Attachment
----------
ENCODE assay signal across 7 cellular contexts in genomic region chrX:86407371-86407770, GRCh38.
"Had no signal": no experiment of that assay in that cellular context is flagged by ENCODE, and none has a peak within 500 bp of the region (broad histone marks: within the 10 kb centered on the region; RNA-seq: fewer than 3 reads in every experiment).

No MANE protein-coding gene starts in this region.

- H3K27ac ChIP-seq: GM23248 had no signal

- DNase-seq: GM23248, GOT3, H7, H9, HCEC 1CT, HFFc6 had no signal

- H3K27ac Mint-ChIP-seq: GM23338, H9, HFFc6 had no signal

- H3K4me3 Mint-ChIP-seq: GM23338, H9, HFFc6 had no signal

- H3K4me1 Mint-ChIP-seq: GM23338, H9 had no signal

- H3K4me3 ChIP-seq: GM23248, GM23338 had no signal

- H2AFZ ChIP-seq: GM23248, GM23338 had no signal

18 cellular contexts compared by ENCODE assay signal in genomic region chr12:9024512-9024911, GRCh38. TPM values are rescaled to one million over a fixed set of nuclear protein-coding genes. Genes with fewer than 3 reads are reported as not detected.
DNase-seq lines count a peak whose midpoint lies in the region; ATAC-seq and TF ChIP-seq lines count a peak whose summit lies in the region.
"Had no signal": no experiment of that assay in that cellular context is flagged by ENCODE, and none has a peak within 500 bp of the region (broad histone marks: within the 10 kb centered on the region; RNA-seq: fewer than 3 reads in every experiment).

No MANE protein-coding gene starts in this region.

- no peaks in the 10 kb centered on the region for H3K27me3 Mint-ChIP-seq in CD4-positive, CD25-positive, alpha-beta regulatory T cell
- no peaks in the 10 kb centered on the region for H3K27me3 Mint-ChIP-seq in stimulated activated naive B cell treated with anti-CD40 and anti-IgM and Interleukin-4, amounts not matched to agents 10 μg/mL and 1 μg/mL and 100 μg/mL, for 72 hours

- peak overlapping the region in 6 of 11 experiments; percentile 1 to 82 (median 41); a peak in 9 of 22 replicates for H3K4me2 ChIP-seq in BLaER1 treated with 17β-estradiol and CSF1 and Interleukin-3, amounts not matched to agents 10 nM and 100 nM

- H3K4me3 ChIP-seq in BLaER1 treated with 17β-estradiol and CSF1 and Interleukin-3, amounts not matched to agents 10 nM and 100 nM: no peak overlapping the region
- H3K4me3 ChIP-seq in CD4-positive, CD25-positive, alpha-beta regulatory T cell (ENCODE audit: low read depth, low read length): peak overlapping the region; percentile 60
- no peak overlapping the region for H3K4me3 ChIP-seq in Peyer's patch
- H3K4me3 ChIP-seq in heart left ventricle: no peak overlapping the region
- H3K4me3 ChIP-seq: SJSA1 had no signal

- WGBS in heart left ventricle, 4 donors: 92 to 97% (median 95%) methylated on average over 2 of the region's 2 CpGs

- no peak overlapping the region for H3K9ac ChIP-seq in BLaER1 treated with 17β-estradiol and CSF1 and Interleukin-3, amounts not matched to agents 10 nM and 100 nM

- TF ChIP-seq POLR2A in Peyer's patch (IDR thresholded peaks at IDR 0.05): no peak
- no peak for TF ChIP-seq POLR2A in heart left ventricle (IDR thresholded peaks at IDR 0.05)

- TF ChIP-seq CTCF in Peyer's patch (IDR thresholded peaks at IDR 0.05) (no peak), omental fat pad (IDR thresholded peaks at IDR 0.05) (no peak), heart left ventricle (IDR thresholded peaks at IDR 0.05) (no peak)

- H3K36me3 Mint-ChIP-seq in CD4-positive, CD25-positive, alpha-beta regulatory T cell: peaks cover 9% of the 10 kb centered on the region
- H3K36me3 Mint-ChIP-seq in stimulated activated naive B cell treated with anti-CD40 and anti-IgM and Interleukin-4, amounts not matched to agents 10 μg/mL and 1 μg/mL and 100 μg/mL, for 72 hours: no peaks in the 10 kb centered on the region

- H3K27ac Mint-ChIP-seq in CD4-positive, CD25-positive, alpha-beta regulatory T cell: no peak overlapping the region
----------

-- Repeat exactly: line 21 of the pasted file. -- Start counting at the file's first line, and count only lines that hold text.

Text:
- H3K4me3 ChIP-seq in heart left ventricle: no peak overlapping the region